Jonah Lehrer describes two studies showing that talent depends on the way we "chunk" information together. It's why chess grandmasters can memorize winning board patterns and why London cabbies know the city so well. But those skills can hinder individuals when it comes to comprehending new patterns:

The problem with our cognitive chunks is that they’re fully formed – an inflexible pattern we impose on the world – which means they tend to be resistant to sudden changes, such as a street detour in central London. They also are a practiced habit, and so we tend to rely on them even when they might not be applicable. ...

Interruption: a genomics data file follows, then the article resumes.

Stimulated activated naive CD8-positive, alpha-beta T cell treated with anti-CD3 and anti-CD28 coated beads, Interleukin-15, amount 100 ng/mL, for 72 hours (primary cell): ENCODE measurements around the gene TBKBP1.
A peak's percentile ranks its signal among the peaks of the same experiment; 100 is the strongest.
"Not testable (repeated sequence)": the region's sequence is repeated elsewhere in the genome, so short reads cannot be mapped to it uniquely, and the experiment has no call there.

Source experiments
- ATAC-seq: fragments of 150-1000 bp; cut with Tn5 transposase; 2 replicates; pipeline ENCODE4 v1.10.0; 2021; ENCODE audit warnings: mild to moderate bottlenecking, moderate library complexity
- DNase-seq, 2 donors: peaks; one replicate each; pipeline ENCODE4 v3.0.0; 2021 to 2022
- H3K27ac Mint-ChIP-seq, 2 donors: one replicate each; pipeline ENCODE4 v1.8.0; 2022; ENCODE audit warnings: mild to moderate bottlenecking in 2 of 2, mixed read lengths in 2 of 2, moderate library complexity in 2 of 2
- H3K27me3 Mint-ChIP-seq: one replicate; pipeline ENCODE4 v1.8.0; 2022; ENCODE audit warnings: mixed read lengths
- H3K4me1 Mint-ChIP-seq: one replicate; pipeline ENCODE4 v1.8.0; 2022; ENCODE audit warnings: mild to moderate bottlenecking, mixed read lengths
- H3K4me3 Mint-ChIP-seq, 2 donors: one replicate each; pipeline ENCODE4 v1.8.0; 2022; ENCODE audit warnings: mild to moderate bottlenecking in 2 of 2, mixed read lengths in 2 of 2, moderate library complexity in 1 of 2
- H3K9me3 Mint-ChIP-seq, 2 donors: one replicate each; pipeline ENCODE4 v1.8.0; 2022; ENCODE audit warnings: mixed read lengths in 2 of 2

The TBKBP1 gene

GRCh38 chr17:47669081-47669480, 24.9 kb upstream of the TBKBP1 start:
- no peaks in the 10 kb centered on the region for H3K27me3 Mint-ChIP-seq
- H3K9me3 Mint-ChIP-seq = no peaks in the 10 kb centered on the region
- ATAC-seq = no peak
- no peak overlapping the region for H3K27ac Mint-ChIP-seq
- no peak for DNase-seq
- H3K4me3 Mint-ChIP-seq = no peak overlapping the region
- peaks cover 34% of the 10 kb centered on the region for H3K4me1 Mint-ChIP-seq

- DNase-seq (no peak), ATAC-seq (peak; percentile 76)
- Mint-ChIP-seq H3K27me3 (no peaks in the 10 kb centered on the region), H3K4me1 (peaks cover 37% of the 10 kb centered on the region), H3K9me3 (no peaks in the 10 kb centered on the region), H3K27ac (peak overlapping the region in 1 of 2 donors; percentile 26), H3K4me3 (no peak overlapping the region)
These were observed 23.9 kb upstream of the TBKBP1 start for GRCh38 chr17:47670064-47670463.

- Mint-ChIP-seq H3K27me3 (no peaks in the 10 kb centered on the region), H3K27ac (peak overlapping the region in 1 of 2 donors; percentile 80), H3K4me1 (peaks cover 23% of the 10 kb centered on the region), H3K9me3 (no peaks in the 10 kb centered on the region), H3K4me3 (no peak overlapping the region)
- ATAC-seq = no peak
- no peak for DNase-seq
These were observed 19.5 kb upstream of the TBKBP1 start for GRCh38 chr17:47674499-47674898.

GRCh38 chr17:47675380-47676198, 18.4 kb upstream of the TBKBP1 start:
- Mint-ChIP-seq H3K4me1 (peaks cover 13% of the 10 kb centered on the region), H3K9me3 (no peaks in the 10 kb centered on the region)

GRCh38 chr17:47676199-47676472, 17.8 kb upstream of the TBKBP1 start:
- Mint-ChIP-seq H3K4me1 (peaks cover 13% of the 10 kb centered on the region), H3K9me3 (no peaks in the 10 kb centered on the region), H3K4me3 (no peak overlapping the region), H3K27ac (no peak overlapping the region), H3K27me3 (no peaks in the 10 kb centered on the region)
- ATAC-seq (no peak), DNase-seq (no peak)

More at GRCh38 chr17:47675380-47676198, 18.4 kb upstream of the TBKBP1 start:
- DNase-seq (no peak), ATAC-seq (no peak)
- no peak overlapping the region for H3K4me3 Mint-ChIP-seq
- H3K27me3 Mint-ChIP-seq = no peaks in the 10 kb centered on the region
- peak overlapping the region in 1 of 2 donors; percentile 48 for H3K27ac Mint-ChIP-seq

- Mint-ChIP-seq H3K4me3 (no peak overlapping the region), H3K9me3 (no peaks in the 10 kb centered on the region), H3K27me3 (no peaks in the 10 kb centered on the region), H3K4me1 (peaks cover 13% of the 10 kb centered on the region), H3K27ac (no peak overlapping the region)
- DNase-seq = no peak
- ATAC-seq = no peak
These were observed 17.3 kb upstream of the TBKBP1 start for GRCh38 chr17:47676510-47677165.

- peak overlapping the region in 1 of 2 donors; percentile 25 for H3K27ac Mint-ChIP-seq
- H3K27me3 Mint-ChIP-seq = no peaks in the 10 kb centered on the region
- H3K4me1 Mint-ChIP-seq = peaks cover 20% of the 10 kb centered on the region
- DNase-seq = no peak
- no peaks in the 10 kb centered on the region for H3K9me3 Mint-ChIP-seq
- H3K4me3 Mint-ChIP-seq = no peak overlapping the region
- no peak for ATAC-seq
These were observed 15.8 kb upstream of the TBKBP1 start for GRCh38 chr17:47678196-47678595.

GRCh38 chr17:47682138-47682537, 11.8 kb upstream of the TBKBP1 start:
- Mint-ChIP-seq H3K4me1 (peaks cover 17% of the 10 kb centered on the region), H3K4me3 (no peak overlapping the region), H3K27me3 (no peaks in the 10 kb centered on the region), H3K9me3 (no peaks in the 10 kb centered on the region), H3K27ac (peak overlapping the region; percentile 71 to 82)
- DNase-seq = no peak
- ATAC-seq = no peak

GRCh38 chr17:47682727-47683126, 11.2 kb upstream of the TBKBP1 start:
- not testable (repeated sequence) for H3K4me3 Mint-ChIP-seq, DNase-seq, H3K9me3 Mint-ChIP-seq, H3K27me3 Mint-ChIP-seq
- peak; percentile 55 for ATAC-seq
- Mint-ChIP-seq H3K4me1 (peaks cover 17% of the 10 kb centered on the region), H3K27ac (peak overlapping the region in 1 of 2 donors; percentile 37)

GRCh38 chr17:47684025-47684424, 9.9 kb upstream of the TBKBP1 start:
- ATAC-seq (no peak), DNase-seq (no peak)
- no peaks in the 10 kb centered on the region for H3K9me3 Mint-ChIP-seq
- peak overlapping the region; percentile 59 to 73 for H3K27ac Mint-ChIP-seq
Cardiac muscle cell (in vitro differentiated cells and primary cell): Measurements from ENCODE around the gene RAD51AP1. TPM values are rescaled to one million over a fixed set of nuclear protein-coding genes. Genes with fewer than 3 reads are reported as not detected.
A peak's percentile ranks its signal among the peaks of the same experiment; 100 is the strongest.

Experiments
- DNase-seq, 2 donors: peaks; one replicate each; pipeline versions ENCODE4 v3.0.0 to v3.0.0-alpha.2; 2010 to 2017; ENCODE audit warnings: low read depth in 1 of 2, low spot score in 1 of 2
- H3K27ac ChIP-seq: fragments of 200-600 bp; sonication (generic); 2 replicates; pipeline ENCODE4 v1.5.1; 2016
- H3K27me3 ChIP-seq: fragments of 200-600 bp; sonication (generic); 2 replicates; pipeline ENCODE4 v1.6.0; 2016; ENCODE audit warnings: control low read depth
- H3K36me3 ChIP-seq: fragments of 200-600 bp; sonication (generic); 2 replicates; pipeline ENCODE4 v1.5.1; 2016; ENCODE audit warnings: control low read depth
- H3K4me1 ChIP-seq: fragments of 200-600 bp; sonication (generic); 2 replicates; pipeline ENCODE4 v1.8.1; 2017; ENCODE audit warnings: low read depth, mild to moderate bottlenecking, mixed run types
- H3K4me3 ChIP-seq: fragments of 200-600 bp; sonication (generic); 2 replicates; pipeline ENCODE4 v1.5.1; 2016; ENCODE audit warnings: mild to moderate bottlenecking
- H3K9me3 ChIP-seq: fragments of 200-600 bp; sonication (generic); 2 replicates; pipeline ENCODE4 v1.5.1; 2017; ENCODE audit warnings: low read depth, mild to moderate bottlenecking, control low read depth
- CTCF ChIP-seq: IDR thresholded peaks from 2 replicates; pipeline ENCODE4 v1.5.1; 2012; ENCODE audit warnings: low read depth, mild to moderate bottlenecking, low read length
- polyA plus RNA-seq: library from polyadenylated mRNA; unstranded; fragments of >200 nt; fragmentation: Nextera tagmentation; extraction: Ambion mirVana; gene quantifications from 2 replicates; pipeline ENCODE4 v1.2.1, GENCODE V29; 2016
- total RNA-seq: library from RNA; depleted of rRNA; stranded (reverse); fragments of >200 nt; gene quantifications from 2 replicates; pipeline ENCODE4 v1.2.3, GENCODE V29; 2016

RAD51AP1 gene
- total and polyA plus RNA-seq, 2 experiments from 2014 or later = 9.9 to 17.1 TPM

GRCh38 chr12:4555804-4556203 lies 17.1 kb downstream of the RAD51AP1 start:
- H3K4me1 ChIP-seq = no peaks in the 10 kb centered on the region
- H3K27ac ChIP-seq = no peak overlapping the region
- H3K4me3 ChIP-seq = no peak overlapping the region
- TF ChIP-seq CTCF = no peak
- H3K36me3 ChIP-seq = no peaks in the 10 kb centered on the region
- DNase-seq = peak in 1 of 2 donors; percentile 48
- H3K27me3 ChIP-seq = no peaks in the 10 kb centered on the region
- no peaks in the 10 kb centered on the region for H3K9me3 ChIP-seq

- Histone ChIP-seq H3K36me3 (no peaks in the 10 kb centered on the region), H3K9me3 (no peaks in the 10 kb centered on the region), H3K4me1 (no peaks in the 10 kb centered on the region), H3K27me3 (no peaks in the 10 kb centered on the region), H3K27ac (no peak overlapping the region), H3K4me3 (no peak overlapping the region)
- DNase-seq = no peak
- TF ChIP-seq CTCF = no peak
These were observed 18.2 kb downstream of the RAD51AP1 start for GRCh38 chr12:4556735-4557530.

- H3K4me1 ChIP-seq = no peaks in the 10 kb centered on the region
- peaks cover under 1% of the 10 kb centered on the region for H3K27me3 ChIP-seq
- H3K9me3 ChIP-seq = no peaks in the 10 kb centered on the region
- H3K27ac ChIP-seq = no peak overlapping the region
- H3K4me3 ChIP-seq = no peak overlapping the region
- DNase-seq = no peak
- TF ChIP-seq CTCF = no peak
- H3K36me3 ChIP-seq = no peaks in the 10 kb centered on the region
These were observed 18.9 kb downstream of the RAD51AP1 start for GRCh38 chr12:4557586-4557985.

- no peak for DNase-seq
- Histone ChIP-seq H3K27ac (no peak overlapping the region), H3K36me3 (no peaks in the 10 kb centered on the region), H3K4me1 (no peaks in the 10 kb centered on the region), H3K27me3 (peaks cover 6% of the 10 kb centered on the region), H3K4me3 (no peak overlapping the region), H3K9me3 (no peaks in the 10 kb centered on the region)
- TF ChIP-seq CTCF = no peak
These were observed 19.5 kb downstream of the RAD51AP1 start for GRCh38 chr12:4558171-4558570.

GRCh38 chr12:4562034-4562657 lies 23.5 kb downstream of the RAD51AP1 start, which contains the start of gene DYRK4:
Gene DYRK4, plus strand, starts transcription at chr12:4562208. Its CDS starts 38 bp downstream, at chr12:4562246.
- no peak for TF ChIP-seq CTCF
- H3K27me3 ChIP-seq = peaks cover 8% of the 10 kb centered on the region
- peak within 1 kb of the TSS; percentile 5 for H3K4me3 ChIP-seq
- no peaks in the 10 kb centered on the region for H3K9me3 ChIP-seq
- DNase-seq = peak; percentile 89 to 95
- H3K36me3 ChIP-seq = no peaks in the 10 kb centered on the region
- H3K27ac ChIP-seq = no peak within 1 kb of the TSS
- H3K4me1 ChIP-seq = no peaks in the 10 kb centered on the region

Those chess professionals and London cabbies can perform seemingly superhuman mental feats, as they chunk their world into memorable patterns. However, those same talents make them bad at seeing beyond their chunks, at making sense of games and places they can’t easily understand.

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